What do you like about AZ?

I like that Arizona is a growing art scene and is also growing in regards to its support of the arts with a variety of facets.

It has great opportunities in regards to public art, grant funding, and organizations/events to participate in the arts in Phoenix including Roosevelt Row, Third Fridays, Arizona Commission on the Arts, Curator Engine, and Artlink. As an artist, I feel the scene is supportive, welcoming, and will continue to grow.

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Where can we see you(r) work?

My work can be seen in the lobby of the Illuminate Apartment Complex on 3rd street and Roosevelt, it received a Baron Purchase award.

I also have work at Tiny Works/Tiny Dances at {9} Gallery in December.

I have work at the ASU Art Museum store as well as in the upcoming fundraiser called Amid the Grid at the Eye Lounge in December.

I’m also on the ASU Ceramic Research Studio Tour in February and my work will be exhibited at Deborah Hodder’s studio in February 2017 with Deborah Hodder and Susan Risi. I am a member of Eye Lounge artist collective and will have a solo show at the Eye Lounge in July 2017.

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What would you like to accomplish before you die?

My artistic bucket list would be to complete several residencies, be a ceramics professor at a university or college, continue to exhibit locally as well as nationally.

I would like to travel more and Thailand would be at the top of my destination list. It seems like such a beautiful country and it is known for its beaches. The marine life would be very inspiring for my work.

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What is your mantra?

A mantra that inspires me as an artist was quoted by Chuck Close: “Inspiration is for amateurs…ideas flow out of the working process, out of what you have already done.”

I agree with him in the way that sometimes you don’t feel inspired, but art is like a relationship, as long as the artist is in attendance, the inspiration comes from the working process, which is a wave of energy always in flux.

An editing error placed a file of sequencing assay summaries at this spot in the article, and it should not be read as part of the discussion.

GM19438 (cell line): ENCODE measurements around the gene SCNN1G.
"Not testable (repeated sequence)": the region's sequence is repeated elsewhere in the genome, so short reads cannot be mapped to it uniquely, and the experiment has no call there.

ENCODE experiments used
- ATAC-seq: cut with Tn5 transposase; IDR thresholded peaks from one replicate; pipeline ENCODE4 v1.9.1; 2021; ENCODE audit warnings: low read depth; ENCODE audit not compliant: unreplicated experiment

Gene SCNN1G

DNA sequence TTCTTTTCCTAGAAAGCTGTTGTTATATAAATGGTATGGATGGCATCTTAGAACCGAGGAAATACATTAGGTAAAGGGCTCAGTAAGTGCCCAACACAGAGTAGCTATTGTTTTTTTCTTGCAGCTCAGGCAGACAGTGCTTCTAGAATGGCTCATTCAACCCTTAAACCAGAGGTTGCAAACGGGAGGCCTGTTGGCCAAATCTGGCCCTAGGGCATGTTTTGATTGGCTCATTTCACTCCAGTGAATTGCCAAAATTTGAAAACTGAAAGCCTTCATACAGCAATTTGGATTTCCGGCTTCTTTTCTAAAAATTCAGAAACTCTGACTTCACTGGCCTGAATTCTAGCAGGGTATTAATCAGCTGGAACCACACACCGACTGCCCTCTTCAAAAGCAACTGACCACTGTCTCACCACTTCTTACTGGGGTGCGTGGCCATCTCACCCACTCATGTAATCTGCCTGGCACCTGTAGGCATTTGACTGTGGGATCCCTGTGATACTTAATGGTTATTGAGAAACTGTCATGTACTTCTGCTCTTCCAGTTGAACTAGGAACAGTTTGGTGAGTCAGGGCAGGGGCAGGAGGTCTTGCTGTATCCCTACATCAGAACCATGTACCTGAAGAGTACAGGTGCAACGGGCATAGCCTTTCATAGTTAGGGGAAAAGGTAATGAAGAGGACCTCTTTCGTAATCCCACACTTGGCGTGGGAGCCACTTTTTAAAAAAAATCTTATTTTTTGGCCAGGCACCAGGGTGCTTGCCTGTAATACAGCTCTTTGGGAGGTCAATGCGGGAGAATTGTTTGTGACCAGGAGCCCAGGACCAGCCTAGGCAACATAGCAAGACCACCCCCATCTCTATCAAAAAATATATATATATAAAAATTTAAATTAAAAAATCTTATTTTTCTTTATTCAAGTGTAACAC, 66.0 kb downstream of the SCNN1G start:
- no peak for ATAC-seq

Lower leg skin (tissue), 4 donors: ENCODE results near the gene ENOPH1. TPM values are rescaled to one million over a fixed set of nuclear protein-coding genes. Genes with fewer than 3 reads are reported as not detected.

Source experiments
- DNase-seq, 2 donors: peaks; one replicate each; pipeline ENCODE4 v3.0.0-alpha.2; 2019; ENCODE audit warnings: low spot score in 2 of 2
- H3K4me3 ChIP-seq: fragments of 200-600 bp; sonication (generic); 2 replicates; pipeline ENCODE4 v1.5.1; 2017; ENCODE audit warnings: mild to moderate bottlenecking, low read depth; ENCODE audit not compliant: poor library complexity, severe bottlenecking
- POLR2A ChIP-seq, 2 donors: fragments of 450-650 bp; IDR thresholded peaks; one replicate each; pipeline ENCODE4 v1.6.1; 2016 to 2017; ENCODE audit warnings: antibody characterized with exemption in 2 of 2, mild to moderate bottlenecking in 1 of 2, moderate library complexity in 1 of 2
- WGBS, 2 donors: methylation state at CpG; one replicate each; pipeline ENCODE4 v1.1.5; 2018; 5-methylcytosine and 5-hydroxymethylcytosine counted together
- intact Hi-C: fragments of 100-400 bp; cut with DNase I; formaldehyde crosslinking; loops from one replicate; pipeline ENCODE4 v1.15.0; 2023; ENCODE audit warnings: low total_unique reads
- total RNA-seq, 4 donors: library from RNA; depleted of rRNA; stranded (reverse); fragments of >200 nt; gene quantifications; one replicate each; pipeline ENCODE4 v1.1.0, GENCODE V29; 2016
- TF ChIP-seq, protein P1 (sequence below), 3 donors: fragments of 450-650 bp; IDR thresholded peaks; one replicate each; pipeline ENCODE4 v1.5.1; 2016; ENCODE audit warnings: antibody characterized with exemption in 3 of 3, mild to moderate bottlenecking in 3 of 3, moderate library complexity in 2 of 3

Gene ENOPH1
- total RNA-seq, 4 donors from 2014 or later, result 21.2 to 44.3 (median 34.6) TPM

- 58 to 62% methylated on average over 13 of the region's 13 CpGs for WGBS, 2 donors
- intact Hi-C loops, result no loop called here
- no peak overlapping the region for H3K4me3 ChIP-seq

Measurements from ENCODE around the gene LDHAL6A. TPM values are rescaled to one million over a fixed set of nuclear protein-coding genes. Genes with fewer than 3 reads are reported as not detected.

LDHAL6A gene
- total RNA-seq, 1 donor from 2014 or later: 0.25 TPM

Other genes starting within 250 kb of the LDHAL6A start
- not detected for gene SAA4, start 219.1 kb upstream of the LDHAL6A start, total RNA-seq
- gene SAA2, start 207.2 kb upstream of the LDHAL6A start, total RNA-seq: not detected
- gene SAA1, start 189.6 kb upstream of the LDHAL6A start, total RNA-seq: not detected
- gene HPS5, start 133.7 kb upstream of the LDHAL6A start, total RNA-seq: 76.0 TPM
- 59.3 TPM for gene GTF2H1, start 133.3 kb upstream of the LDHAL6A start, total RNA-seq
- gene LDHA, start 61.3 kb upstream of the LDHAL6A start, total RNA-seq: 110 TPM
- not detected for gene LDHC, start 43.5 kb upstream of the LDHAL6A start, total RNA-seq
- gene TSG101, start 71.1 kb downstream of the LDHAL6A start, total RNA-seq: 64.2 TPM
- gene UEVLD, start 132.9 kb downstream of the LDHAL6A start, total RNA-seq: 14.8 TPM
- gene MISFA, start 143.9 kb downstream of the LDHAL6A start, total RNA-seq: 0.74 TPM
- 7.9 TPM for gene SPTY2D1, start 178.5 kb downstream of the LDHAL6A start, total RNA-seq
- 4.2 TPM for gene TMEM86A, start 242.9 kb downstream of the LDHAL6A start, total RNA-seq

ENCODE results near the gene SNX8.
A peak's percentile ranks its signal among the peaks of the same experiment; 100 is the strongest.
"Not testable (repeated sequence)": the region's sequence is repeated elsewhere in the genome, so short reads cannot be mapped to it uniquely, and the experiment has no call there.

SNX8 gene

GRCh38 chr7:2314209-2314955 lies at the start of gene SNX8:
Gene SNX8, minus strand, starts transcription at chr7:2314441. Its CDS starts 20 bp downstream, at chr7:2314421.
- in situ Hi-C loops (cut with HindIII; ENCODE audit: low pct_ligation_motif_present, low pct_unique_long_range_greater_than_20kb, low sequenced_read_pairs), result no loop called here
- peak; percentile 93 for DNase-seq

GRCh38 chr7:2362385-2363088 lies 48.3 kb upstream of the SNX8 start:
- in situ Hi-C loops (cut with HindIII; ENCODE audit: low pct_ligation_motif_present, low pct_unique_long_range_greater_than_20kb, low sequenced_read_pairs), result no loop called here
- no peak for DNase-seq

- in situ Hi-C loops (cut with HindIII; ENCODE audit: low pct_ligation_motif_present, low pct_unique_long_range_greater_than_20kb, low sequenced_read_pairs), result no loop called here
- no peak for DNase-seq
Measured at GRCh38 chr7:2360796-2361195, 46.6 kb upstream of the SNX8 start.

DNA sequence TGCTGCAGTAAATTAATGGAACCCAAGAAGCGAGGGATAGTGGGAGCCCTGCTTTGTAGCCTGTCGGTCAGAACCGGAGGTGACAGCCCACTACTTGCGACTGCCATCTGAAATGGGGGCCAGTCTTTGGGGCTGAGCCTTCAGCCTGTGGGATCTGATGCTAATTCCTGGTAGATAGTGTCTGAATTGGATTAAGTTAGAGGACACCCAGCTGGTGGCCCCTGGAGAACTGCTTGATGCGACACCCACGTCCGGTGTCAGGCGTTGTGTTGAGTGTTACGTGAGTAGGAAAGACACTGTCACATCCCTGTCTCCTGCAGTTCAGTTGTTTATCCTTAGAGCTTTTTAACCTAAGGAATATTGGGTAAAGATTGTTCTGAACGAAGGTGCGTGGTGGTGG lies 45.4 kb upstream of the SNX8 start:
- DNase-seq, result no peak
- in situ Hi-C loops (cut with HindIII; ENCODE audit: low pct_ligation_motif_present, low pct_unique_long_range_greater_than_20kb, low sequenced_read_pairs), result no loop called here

For more info, check out her website. You can also view her Facebook page.

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YabYum Seven: Frank Ybarra


Who are you and what do you do?

Frank Ibarra: I am a painter and printmaker, although painting is my main medium.

How did you get your start?

I started out my career as a graphic designer. But I have always spent my spare time painting. In the early ’90’s, I was a member of MARS (Movimiento Artistico del Rio Salado). Being a part of this organization taught me a lot about how to exhibit my art and market it.

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Roxxie Loves Frida

What inspires you?

My family. My Mexican Heritage. I am a native of Phoenix, so local landmarks and AZ landscapes inspire me.

What do you like about AZ?

The scenery. Our desert way of life. Unique to other parts of the U.S.

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Cathedrals of Nature

Where can we see you(r) work?

I have a studio at my home. I am represented at Casa de Artistas in Old Town Scottsdale. Plus I get involved in showing my work in Downtown Phoenix venues. I will be showing with my friends, Joe Ray and Gennaro Garcia at the Found:Re Hotel during Art Detour in March of 2017.

What would you like to accomplish before you die?

Good question. I just hope that my art leaves a special memory in the viewers heart. Perhaps one of my paintings reminds them of a fond memory in their lives. When I hear people share this with me, I am humbled and honored that they get the message.

What is your mantra?

I always tell young artists to “Keep on Painting” and don’t give up. It is very important to be passionate about their work and get involved.


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West of Camelback Mountain
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For more paintings and also examples of Frank’s prints, head to his website.